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Hitmaker of the Month: Ariana Grande Collaborator Victoria Monét on ‘Thank U, Next’

March 22, 2019

Read the full interview on Variety.com!

Victoria Monét is what you’d call an all-around creative. A singer, songwriter and dancer, the Sacramento native is also among Ariana Grande’s go-to collaborators. Most recently, Monet had a hand in constructing Grande’s “Thank U, Next,” which topped the charts in multiple territories upon its November 2018 release, including the United States, the U.K., Australia, Canada and beyond. To date, the song has notched more than 661 million plays on Spotify and its “Mean Girls” -inspired video (in which Monet cameos) has logged over 340 million views.

“It was a big mix of emotions, a lot of things were happening,” Monét tells Variety of the song which pays tribute to Grande’s real-life exes — namely, the late Mac Miller and former fiance Pete Davidson. “[For] one, she was still healing. Two, she was trying to express and heal through music — but surrounded by friends and a bunch of champagne.” Monet describes the room in which “Thank U, Next” was conceived as “very celebratory and very therapeutic for all of us. We got a lot closer, not just as a group of friends, but in the partnership between the producers and writers.”

Also credited on the track are writers Tayla Parx, Njomza Vitia, Kimberly Krysiuk, Tommy Brown, Michael Foster and Charles Anderson; Brown, Foster and Anderson served as producers.

In an impressive show of single conviction, the record came to fruition in just under two weeks, Monet explains. A month after its recording, Republic Records had already serviced the song to streaming services and radio stations. Says Monet: “I’ve never had music come out so quickly.” In fact, Monet reveals even she didn’t know the song would drop. As she recalls: “Pete did something on SNL. The next morning, Ari’s, like, ‘Victoria, we’re putting out “thank u, next” today!’ I was, like, ‘huh?’ With pop songs, they usually have a three-month roll out. This was not that. She dropped it like a rapper. I was, like, ‘Oh shit okay, we doing this.’”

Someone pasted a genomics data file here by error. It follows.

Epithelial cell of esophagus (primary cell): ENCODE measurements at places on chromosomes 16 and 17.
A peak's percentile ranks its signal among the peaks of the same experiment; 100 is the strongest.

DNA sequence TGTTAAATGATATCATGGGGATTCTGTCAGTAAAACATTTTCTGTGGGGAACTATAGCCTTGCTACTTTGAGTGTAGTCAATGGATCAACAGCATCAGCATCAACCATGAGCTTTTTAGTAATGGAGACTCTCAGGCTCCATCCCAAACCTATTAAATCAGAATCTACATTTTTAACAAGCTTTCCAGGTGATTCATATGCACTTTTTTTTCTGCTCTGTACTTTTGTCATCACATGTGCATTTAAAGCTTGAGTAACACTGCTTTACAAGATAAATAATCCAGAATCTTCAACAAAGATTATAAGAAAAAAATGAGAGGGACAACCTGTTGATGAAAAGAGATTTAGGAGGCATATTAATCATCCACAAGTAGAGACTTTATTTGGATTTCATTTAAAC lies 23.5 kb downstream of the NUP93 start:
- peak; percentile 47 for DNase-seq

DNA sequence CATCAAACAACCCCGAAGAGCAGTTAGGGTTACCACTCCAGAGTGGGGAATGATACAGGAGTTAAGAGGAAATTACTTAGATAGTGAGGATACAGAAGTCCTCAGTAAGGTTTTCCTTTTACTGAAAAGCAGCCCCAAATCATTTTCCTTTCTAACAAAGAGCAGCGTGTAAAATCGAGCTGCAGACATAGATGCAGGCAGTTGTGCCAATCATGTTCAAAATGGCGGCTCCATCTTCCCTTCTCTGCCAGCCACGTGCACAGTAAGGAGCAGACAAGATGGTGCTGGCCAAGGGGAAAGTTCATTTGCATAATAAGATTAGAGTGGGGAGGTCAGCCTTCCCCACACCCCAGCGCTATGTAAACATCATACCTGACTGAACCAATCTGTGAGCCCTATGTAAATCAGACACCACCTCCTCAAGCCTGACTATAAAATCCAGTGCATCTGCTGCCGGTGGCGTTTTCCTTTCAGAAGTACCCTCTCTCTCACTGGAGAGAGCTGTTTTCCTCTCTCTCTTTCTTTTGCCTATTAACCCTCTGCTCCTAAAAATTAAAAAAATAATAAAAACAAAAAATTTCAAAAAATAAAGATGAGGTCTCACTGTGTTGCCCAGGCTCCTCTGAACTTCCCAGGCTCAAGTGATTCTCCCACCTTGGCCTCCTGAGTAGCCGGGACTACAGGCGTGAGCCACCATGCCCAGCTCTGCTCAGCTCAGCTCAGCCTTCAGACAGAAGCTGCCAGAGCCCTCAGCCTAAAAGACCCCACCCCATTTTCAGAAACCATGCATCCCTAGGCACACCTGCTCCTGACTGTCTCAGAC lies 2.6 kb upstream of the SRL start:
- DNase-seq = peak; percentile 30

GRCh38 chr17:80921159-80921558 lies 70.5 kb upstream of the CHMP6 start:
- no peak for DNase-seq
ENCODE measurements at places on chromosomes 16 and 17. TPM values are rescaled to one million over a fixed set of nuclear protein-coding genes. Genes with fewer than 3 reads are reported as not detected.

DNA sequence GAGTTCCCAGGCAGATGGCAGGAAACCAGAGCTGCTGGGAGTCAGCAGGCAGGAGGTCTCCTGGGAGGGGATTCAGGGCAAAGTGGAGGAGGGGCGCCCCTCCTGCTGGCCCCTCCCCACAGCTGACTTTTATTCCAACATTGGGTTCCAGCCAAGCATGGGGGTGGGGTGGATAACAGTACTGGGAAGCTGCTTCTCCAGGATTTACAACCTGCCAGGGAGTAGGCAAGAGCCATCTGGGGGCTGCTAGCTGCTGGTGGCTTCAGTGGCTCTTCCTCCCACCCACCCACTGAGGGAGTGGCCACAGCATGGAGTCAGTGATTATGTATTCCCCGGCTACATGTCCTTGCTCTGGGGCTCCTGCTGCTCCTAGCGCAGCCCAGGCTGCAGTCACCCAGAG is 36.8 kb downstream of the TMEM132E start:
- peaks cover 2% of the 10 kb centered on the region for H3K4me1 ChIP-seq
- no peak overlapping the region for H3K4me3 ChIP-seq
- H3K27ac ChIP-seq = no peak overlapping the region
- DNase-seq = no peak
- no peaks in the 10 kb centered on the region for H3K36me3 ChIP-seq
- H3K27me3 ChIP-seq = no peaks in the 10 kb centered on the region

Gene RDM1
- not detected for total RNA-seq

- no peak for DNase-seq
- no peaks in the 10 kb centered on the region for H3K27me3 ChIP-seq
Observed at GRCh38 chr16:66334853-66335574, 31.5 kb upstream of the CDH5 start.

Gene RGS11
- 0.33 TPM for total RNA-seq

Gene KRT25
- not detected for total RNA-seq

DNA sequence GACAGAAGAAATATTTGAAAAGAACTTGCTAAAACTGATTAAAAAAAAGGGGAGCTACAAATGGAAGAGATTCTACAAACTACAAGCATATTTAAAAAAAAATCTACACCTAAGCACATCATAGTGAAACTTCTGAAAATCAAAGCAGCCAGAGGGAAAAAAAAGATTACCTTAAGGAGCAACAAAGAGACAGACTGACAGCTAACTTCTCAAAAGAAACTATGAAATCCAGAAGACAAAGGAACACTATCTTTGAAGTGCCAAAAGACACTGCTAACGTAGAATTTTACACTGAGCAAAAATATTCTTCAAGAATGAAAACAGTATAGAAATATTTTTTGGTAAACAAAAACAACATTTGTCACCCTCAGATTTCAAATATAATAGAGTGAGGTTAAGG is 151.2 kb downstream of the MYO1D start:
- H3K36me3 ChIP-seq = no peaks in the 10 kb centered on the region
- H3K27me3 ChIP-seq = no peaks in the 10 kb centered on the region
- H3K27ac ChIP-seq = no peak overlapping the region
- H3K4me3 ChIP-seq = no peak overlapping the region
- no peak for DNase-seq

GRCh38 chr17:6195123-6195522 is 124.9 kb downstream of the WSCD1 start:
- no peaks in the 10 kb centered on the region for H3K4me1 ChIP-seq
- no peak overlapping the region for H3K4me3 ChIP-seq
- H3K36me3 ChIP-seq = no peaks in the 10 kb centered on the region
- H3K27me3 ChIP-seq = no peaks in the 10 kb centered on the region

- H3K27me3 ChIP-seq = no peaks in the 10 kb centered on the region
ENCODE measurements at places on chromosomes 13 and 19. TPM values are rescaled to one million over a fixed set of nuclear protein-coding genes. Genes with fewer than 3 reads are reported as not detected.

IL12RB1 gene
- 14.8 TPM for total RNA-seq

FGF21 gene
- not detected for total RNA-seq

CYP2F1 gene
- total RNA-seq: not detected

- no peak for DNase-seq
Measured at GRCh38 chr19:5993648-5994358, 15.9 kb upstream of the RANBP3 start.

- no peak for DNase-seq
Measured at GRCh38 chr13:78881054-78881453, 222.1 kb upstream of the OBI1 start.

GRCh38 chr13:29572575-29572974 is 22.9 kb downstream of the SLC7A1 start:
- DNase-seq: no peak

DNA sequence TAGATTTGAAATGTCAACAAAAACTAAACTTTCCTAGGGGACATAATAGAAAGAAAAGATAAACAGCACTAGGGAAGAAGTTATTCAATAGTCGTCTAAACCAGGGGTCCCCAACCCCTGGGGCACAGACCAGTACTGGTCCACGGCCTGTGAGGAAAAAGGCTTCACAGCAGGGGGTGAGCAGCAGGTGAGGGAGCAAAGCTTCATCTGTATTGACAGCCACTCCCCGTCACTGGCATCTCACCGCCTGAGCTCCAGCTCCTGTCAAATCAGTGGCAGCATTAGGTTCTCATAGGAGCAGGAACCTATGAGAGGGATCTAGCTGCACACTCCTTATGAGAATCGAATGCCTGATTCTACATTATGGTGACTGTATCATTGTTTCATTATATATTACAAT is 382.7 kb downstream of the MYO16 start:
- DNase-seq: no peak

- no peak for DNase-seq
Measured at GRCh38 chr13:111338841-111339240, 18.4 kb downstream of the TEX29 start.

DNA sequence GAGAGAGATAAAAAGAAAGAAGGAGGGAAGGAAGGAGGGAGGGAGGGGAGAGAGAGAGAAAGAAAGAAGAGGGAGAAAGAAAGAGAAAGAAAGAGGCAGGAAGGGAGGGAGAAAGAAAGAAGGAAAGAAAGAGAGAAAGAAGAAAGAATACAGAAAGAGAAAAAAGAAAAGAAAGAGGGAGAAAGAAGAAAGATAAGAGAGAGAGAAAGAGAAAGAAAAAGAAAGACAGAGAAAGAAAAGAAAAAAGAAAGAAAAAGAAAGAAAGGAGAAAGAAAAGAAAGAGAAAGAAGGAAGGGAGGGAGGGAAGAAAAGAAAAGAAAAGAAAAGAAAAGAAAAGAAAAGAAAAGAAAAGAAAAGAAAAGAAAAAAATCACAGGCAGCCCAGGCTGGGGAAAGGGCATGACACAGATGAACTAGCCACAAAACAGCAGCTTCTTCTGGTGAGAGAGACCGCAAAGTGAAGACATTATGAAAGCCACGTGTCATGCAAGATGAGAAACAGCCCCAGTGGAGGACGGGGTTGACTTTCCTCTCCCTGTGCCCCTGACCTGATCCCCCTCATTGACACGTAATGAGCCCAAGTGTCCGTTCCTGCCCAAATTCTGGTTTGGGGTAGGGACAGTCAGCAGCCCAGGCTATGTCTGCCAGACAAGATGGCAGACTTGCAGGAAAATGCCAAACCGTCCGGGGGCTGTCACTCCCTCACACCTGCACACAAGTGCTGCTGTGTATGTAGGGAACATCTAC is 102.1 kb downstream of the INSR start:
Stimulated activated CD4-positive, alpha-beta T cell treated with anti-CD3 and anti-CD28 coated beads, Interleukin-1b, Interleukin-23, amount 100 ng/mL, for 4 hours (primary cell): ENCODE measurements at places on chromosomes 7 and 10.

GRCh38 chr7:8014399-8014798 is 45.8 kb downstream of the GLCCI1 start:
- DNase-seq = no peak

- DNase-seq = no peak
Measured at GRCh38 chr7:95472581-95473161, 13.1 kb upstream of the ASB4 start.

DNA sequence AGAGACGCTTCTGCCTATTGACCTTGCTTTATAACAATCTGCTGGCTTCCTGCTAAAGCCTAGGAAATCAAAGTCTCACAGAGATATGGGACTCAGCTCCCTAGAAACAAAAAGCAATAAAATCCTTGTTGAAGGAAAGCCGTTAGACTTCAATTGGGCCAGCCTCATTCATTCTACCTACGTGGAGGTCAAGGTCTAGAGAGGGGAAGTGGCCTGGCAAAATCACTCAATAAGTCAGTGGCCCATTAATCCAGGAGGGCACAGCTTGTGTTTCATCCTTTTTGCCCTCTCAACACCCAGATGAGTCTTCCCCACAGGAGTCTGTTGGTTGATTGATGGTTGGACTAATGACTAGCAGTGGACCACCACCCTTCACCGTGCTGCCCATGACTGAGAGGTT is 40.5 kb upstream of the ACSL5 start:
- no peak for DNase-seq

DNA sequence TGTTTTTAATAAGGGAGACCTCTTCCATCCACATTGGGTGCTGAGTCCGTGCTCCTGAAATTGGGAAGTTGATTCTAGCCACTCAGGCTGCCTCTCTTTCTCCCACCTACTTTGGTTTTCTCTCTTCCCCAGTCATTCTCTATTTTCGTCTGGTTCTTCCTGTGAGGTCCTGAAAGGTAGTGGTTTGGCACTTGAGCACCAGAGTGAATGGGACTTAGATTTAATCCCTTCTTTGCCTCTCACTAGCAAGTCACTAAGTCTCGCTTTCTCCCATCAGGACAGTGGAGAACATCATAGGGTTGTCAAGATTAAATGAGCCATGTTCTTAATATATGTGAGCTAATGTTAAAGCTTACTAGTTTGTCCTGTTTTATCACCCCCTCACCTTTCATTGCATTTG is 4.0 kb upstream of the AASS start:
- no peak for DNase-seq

Monet and Grande go back. “The first session we ever had was two years before her first album, randomly with her and Nick Jonas,” says the songwriter, who’s also credited on Grande’s “7 Rings.” “We ended up really loving each other’s working relationship, but then at some point, the friendship part just trumped the work. We were spending time with each other and not talking about music. It developed into ‘regardless of music, I f–k with you and I love you.’ Music is definitely a cherry on top and a privilege to be able to do with your friend, because it just becomes the most honest work we do.”

When asked about her knack for constructing perfect pop records, Monet insists it’s quite the opposite. “The best records are not perfect,” she says. “They don’t sound digital or like someone applied rules. What resonates with people most is that it’s relatable and human, the flaws may be in the lyrics. It feels like something tangible instead of something photoshopped. Like why are you photoshopping your songs? Why are you critiquing life? Which is imperfect. It’s not even thinking about perfection, just writing whatever you feel honestly.”

With only 12% of working songwriters being women, Monet is pushing for better gender representation in her field and recently appeared on an International Womens’ Day panel called Girls Make Beats alongside Tinashe, PJ and Serayah. “I’m an advocate for women to become more aware of the different positions in the music industry,” says Monet. “Opportunities like this really make a difference and can influence a young girl’s life and carry throughout her career. It’s important for me to be an example of something they dream that could possibly happen.”

As behind-the-scenes players like Parx, Julia Michaels and Benny Blanco are segueing into successful careers as artists, Monet also looks to be heading down a similar path. “It’s only adding fire and confidence to what I’m creating,” she says. “Having a successful record [with] someone else allows you [to get] closer to the dream that you could potentially write something that big for yourself. Looking at it from the outside, there’s nothing better than the position I’m in now. I’m really blessed to be finally here. It’s been a long time coming and it’s grind time. This really cool window of opportunity has opened and if I don’t slip through it right now, it’ll close. I’m just working my ass off trying to make it happen.”

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